Propaganda is as old as warfare, and remains integral to it. Deployed effectively, clever misinformation can divert troops or destroy morale, while well-chosen images and messaging or clear communication of good news can rally support and reinvigorate your own side.
As a result, it’s no surprise that there is a fervent online information “war” alongside the horrors of what is happening on the ground in Ukraine. What is perhaps surprising is how one-sided that information war feels – and not in the direction that people may have expected, however much we might circulate videos of propaganda streaming on Russia’s state-owned television channels.
It is strange because Russia has long been regarded as a master of online information operations – by using so-called bot accounts on social media to inflame online debates, conducting hack-and-leak operations against adversaries, or spreading misinformation to confuse reporting of its own atrocities, such as the Salisbury poisonings or the destruction of the passenger flight MH17.
Now, however, any propaganda efforts Russia is making outside of its own borders are virtually non-existent – drowned out by Ukraine’s incredibly effective messaging, and that of its supporters around the world. There is a limit to what misinformation actors can do: only so much can be explained away, and only when a limited number of people are paying attention or care. Russia’s information ops were clever and effective, but never on quite the scale that some suggested. Faced with the impossible task of framing an unprovoked invasion as a peacekeeping operation, they have run into a brick wall.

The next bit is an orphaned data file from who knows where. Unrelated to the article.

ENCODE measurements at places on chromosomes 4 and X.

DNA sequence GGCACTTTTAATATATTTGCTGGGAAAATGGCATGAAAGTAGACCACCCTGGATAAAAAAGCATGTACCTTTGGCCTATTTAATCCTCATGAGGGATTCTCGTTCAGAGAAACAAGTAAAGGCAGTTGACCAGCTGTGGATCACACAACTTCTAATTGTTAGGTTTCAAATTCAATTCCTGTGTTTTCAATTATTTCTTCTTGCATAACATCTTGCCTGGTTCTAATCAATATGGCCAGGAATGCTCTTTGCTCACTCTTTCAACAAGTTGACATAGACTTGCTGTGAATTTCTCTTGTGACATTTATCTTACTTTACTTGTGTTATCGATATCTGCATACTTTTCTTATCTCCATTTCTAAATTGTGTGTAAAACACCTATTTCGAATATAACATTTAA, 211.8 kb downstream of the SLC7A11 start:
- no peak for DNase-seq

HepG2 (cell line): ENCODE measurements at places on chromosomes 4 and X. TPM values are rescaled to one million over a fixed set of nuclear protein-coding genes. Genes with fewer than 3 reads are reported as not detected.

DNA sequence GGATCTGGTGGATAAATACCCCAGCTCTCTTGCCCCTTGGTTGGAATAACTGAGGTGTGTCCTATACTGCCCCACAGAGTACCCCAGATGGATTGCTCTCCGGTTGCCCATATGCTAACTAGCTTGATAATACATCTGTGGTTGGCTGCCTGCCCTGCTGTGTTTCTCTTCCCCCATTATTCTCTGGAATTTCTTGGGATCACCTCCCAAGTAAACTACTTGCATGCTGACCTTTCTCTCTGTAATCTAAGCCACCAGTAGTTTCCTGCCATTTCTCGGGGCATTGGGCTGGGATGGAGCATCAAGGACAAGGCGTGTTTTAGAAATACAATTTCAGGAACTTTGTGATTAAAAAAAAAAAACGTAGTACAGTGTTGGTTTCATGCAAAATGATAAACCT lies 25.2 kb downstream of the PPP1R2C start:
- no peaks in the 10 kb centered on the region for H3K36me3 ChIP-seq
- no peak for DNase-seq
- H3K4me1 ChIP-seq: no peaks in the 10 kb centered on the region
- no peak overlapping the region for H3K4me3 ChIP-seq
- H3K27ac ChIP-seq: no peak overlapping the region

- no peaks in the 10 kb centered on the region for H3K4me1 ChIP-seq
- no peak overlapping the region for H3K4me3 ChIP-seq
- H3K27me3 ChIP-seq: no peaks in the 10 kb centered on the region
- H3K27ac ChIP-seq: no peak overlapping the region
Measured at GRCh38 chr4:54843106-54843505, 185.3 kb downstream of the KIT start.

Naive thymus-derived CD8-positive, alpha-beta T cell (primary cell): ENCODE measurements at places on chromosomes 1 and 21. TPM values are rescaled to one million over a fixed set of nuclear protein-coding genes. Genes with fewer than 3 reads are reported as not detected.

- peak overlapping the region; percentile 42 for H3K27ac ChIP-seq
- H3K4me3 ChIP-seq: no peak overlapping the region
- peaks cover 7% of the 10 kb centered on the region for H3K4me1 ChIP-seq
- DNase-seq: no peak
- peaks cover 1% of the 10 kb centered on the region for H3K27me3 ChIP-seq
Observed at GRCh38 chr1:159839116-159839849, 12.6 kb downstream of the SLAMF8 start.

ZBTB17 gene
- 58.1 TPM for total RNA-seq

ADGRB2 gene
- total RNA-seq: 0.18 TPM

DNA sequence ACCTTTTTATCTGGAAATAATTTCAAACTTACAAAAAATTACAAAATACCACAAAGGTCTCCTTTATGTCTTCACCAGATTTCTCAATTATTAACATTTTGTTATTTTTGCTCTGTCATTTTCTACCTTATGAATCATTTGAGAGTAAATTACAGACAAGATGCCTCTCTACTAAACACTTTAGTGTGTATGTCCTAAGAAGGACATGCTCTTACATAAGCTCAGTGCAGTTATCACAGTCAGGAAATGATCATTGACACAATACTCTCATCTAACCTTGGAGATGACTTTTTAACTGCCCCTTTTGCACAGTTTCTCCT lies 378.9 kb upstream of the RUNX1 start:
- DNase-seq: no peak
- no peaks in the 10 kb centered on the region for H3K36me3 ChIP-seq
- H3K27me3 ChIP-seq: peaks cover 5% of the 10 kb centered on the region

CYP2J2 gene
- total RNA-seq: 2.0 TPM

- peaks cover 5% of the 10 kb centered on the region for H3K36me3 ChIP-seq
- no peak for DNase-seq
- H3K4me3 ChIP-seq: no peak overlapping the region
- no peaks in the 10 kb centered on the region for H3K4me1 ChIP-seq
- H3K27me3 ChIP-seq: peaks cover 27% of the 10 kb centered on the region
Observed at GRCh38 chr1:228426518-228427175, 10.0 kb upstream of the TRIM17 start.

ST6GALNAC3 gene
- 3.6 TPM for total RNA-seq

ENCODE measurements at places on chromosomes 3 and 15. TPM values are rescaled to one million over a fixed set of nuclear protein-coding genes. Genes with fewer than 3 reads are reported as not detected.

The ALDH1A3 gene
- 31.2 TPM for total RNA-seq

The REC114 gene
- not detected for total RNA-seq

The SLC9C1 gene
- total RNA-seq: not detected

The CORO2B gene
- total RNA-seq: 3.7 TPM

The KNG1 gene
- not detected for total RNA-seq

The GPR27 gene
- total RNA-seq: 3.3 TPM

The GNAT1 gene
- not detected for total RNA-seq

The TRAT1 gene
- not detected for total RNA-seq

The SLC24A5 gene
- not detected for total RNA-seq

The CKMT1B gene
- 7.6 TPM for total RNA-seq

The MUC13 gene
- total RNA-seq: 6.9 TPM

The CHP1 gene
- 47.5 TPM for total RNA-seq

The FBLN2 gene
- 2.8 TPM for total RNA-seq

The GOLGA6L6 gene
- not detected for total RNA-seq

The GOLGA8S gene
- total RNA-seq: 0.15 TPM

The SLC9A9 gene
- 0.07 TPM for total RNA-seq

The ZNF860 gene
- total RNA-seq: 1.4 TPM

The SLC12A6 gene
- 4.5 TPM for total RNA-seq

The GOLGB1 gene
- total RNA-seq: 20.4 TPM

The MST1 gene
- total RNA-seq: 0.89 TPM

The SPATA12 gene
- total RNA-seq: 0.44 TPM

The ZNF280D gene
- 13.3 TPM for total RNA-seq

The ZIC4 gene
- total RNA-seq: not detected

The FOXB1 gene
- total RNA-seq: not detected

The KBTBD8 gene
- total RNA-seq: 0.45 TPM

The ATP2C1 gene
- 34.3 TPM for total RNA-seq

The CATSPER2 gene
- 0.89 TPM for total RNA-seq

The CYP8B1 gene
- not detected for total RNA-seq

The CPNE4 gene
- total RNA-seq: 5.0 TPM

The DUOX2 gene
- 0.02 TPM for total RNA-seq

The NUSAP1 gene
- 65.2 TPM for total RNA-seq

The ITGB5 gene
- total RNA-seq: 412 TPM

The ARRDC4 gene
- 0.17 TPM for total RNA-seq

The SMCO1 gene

Ukraine, meanwhile, has a huge and energised supporter base ready to push its narratives and its successful imagery. It can play down its losses and pump up its triumphs – posting images of abandoned vehicles or tanks, of civilian heroism, of inspiring quotes.
[See also: Putin’s war in Ukraine has torn my family apart]
The number of people across the world looking on in horror and willing to amplify Ukrainian messaging vastly outnumbers the dwindling cohort of useless idiots who will push pro-Russia messages. The country’s supposedly unassailable info ops are reduced to noise on the sidelines. This is true even within Russia, where Putin enjoys huge control over state media, keeps independent journalism on a tight leash, and has muted most of social media. There are limits to what Putin can get the Russian population to believe. People living in countries with controlled media are not stupid: they quickly learn to take everything they hear with a pinch of salt.
Putin cannot manufacture pictures of cheering Ukranians welcoming their liberators – they simply don’t exist. He is unable to show anything from the “special military operation”, which is all Russian outlets are allowed to call the invasion. But Russia and Ukraine are close – people share relatives, friends and more – and, on the quiet, Russians are hearing what is happening. Influencers within Russia, normally well outside the usual opposition to Putin, are calling the invasion a “war” to their followers – who often number in their millions. When you have spent months telling your people their Ukrainian neighbours are their people, it becomes impossible to justify bombing them for your own ego.
Putin has enjoyed extraordinary success with the information war over the past two decades. This year, he is finally learning its limits.